In demyelinating polyneuropathies, the myelin sheath around axons is
damaged, which affects the ability of the axons to conduct electrical impulses.
The third and least common pattern affects the cell bodies of neurones
directly, either the motor neurones (known as motor neurone disease) or the
sensory neurones (known as sensory neuronopathy or dorsal root
ganglionopathy).

Polyneuropathy
Effect of this is to cause symptoms in more than one part of the
body, often on left and right sides symmetrically.
The chief symptoms: weakness or clumsiness of movement
(motor); unusual or unpleasant sensations such as tingling or
burning; reduction in the ability to feel texture, temperature, and
impaired balance when standing or walking (sensory).
In many polyneuropathies, these symptoms occur first and most
severely in the feet.
Autonomic symptoms may also occur, such as dizziness on
standing up, erectile dysfunction and difficulty controlling urination.

Polyneuropathy
Usually caused by processes that affect the body as a whole.
Diabetes and impaired glucose tolerance are the most common
causes.
Other causes including inflammatory diseases such as lyme
disease, vitamin deficiencies, blood disorders, and toxins (including
alcohol and certain prescribed drugs).
Most types of polyneuropathy progress fairly slowly, over months or
years, but rapidly progressive polyneuropathy also occurs.
The treatment of polyneuropathies is aimed at eliminating or
controlling the cause, maintaining muscle strength and physical
function, controlling symptoms such as neuropathic pain.

Autonomic Neuropathy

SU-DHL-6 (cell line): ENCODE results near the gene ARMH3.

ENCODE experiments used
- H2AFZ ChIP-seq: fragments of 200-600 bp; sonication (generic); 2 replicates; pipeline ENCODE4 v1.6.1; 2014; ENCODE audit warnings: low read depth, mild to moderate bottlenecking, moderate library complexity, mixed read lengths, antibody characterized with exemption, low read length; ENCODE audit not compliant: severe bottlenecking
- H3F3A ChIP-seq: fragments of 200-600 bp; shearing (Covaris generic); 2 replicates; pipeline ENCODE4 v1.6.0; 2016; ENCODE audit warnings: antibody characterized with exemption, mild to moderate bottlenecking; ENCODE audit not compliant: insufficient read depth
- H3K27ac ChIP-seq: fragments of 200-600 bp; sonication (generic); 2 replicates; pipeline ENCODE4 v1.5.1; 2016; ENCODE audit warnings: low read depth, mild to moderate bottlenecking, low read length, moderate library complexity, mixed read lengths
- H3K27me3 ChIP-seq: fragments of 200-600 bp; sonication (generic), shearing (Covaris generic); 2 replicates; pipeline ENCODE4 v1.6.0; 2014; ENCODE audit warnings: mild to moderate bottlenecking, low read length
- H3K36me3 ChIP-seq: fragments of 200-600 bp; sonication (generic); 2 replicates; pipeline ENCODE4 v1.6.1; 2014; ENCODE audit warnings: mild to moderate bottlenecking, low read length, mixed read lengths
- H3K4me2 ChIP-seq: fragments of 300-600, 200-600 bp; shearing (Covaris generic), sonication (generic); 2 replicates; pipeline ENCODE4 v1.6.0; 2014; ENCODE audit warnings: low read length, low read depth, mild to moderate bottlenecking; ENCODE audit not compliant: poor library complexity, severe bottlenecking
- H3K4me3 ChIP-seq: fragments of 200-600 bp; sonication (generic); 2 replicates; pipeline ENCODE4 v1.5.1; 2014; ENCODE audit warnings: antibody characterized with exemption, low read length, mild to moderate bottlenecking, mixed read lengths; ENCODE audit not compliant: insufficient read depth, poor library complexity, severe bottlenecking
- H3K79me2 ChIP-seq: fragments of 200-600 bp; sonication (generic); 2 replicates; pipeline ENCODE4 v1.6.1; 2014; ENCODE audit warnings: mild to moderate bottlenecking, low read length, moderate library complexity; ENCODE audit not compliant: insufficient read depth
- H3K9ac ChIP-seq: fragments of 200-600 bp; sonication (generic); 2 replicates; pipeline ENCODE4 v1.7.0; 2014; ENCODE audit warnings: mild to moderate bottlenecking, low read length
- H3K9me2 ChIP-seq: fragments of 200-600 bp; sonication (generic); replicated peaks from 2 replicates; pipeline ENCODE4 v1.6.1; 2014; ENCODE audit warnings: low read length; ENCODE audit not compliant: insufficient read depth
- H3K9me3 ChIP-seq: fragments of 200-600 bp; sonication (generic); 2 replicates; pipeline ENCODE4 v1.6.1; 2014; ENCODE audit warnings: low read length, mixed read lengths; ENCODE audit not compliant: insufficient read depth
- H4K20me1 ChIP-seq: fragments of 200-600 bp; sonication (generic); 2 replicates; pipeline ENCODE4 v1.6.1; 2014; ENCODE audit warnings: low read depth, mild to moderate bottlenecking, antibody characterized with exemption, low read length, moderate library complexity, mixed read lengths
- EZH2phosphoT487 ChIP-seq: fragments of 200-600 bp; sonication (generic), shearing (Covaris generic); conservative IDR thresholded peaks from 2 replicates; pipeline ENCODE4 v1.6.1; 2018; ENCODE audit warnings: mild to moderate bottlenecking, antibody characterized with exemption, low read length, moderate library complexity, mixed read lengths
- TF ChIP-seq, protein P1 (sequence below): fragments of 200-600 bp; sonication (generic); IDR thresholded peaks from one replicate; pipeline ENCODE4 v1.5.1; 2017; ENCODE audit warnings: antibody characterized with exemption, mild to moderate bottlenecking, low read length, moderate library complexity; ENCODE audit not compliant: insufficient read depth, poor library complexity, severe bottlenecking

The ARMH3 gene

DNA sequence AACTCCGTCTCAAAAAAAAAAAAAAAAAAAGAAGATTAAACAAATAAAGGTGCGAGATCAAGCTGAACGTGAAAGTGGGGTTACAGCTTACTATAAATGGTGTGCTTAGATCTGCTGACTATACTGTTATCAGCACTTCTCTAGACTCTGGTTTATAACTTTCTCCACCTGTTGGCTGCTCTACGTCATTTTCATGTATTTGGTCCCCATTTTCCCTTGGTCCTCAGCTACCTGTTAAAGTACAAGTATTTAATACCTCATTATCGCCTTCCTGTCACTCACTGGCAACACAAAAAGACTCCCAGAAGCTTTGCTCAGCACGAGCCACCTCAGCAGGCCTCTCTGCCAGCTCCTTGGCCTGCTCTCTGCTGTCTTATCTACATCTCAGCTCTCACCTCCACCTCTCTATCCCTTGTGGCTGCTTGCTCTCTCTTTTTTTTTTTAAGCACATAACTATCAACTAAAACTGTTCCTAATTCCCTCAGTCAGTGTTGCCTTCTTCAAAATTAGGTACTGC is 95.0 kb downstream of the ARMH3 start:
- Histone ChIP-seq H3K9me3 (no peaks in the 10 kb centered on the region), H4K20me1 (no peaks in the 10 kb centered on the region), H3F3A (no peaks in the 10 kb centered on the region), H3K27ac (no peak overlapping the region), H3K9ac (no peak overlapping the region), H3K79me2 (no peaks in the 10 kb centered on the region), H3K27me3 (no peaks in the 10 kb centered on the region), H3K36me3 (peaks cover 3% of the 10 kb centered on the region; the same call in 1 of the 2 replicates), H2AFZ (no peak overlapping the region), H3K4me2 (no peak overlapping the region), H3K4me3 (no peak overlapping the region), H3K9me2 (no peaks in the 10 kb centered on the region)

Is a form of polyneuropathy which affects the non-voluntary,
non-sensory nervous system, affecting mostly the internal
organs such as the bladder muscles, the cardiovascular
system, the digestive tract, and the genital organs.
Most commonly autonomic neuropathy is seen in persons
with long-standing diabetes mellitus type 1 and 2.
In most but not all cases, autonomic neuropathy occurs
alongside other forms of neuropathy, such as sensory
neuropathy.

Autonomic Neuropathy
The signs and symptoms of autonomic neuropathy include the
following:
urinary bladder conditions: bladder incontinence or urine retention
gastrointestinal tract: dysphagia, abdominal pain, nausea, vomiting,
malabsorption, fecal incontinence, gastroparesis, diarrhea,
constipation
cardiovascular system: disturbances of heart rate (tachycardia,
bradycardia), orthostatic hypotension, inadequate increase of heart
rate on exertion
other: hypoglycemia unawareness, genital impotence, sweat
disturbances

Signs and symptoms of PN


Sensory function: negative symptoms (numbness, tremor, and gait abnormality) and positive
symptoms (tingling, pain, itching, crawling, and pins and needles)